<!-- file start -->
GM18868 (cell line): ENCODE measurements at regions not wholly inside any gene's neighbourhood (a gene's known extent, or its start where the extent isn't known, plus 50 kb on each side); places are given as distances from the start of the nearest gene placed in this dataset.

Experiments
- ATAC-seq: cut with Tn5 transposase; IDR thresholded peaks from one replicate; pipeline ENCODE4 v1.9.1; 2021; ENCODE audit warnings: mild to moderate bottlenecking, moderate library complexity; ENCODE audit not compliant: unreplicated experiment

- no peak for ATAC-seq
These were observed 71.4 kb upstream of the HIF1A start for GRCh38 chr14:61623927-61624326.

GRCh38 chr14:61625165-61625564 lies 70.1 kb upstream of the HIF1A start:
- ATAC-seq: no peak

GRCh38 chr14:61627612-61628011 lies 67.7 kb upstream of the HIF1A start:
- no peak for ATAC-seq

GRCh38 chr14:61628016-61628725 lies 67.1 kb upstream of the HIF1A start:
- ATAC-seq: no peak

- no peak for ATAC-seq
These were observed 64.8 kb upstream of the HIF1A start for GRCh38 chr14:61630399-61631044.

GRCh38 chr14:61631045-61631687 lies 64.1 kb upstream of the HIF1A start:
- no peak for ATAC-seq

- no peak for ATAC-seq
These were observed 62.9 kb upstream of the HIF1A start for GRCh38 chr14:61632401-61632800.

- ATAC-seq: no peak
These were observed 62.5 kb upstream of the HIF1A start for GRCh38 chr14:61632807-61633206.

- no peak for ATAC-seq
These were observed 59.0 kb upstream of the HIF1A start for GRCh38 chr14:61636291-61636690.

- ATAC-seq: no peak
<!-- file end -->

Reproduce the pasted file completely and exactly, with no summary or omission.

GM18868 (cell line): ENCODE measurements at regions not wholly inside any gene's neighbourhood (a gene's known extent, or its start where the extent isn't known, plus 50 kb on each side); places are given as distances from the start of the nearest gene placed in this dataset.

Experiments
- ATAC-seq: cut with Tn5 transposase; IDR thresholded peaks from one replicate; pipeline ENCODE4 v1.9.1; 2021; ENCODE audit warnings: mild to moderate bottlenecking, moderate library complexity; ENCODE audit not compliant: unreplicated experiment

- no peak for ATAC-seq
These were observed 71.4 kb upstream of the HIF1A start for GRCh38 chr14:61623927-61624326.

GRCh38 chr14:61625165-61625564 lies 70.1 kb upstream of the HIF1A start:
- ATAC-seq: no peak

GRCh38 chr14:61627612-61628011 lies 67.7 kb upstream of the HIF1A start:
- no peak for ATAC-seq

GRCh38 chr14:61628016-61628725 lies 67.1 kb upstream of the HIF1A start:
- ATAC-seq: no peak

- no peak for ATAC-seq
These were observed 64.8 kb upstream of the HIF1A start for GRCh38 chr14:61630399-61631044.

GRCh38 chr14:61631045-61631687 lies 64.1 kb upstream of the HIF1A start:
- no peak for ATAC-seq

- no peak for ATAC-seq
These were observed 62.9 kb upstream of the HIF1A start for GRCh38 chr14:61632401-61632800.

- ATAC-seq: no peak
These were observed 62.5 kb upstream of the HIF1A start for GRCh38 chr14:61632807-61633206.

- no peak for ATAC-seq
These were observed 59.0 kb upstream of the HIF1A start for GRCh38 chr14:61636291-61636690.

- ATAC-seq: no peak